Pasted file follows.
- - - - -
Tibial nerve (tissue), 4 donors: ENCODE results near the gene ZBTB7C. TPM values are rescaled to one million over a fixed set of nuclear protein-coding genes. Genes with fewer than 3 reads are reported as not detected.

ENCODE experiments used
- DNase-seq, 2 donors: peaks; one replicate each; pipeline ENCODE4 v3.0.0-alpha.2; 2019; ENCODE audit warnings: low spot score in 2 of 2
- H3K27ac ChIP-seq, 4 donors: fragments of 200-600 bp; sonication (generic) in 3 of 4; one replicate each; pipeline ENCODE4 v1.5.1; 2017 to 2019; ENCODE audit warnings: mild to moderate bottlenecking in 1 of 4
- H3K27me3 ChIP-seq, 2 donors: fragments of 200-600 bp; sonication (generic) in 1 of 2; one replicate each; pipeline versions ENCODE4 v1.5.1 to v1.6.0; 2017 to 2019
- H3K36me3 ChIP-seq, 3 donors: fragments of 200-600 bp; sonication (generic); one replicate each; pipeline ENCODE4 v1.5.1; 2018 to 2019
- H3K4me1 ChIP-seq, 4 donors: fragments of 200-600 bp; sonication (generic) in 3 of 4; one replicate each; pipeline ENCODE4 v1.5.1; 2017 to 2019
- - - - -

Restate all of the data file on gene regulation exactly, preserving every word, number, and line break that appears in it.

Tibial nerve (tissue), 4 donors: ENCODE results near the gene ZBTB7C. TPM values are rescaled to one million over a fixed set of nuclear protein-coding genes. Genes with fewer than 3 reads are reported as not detected.

ENCODE experiments used
- DNase-seq, 2 donors: peaks; one replicate each; pipeline ENCODE4 v3.0.0-alpha.2; 2019; ENCODE audit warnings: low spot score in 2 of 2
- H3K27ac ChIP-seq, 4 donors: fragments of 200-600 bp; sonication (generic) in 3 of 4; one replicate each; pipeline ENCODE4 v1.5.1; 2017 to 2019; ENCODE audit warnings: mild to moderate bottlenecking in 1 of 4
- H3K27me3 ChIP-seq, 2 donors: fragments of 200-600 bp; sonication (generic) in 1 of 2; one replicate each; pipeline versions ENCODE4 v1.5.1 to v1.6.0; 2017 to 2019
- H3K36me3 ChIP-seq, 3 donors: fragments of 200-600 bp; sonication (generic); one replicate each; pipeline ENCODE4 v1.5.1; 2018 to 2019
- H3K4me1 ChIP-seq, 4 donors: fragments of 200-600 bp; sonication (generic) in 3 of 4; one replicate each; pipeline ENCODE4 v1.5.1; 2017 to 2019